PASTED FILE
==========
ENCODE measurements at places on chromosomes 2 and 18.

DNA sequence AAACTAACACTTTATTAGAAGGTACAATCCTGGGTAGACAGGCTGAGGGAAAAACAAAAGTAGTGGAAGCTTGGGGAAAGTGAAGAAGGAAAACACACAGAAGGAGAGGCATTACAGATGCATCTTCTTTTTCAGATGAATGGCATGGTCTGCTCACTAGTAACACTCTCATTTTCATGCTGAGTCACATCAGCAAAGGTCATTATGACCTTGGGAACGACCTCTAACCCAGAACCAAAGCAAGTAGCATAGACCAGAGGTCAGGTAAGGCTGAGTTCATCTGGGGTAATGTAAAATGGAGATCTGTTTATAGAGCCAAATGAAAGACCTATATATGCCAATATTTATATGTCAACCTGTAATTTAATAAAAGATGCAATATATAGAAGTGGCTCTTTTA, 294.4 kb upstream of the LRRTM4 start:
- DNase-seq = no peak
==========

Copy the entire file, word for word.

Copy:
ENCODE measurements at places on chromosomes 2 and 18.

DNA sequence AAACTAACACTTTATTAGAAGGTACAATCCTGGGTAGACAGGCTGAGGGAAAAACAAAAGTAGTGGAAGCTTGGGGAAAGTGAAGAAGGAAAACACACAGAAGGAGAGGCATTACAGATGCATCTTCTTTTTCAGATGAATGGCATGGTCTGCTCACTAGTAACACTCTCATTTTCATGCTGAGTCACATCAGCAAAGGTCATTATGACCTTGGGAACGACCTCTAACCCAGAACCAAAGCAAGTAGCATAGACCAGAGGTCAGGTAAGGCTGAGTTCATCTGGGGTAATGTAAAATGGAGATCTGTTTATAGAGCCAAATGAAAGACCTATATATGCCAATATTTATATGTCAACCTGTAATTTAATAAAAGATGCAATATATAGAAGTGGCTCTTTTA, 294.4 kb upstream of the LRRTM4 start:
- DNase-seq = no peak